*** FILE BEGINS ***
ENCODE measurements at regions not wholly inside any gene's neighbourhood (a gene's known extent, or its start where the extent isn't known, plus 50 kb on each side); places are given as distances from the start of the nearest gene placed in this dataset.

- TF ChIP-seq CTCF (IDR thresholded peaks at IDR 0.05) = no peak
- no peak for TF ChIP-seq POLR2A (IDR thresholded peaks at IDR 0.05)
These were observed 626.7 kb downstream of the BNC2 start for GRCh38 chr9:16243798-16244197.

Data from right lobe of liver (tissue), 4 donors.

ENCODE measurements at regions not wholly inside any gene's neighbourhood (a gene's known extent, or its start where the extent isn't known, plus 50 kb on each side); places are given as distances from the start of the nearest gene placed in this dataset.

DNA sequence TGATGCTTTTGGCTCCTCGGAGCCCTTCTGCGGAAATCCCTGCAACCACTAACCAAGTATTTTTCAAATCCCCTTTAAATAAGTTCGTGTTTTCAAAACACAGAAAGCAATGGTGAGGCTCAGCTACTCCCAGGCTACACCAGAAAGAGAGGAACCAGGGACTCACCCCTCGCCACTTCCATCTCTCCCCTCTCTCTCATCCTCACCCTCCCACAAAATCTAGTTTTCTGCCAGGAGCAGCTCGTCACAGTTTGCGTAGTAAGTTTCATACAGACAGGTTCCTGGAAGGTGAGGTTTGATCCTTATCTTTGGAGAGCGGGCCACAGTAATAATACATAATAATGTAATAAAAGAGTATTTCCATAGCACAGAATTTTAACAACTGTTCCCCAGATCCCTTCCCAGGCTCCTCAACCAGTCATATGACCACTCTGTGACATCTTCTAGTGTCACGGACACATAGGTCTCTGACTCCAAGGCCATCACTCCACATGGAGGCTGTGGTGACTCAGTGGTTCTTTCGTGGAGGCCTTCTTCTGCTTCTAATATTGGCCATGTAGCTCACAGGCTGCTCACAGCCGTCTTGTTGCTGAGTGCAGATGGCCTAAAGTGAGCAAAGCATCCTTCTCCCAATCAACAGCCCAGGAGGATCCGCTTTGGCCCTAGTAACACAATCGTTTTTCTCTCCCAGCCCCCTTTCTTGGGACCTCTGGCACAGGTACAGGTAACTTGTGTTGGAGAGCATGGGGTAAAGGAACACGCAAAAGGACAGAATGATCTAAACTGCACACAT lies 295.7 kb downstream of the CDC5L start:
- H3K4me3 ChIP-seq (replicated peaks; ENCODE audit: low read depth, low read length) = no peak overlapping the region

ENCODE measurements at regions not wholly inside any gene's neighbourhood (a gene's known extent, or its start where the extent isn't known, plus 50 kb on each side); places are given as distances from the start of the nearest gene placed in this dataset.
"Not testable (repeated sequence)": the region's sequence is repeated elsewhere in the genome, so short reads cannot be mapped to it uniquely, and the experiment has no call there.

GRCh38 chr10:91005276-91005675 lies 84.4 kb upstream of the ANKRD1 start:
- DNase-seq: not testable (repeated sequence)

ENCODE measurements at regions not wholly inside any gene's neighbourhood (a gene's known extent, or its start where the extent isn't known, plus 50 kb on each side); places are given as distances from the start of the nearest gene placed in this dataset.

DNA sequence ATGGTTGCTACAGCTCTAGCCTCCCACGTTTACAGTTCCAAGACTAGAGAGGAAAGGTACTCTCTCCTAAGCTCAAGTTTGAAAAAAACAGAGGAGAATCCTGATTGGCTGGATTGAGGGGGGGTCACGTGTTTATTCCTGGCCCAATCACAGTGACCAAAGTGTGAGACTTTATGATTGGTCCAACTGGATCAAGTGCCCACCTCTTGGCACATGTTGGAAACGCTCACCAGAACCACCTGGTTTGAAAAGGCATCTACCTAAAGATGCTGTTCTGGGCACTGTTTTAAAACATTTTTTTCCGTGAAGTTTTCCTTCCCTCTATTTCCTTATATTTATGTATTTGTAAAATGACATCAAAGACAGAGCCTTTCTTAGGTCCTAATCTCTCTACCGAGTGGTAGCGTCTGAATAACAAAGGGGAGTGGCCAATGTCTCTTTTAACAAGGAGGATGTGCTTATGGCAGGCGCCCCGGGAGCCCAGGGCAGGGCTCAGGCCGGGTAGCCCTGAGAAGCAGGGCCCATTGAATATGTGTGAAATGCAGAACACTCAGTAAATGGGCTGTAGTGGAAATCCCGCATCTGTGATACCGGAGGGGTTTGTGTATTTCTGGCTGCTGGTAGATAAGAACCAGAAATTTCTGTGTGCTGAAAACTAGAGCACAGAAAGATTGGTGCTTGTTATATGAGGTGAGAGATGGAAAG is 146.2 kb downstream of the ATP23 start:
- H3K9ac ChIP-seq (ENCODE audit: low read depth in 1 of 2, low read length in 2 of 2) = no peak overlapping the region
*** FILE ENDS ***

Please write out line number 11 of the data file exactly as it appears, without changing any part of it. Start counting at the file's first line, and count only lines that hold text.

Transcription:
GRCh38 chr10:91005276-91005675 lies 84.4 kb upstream of the ANKRD1 start: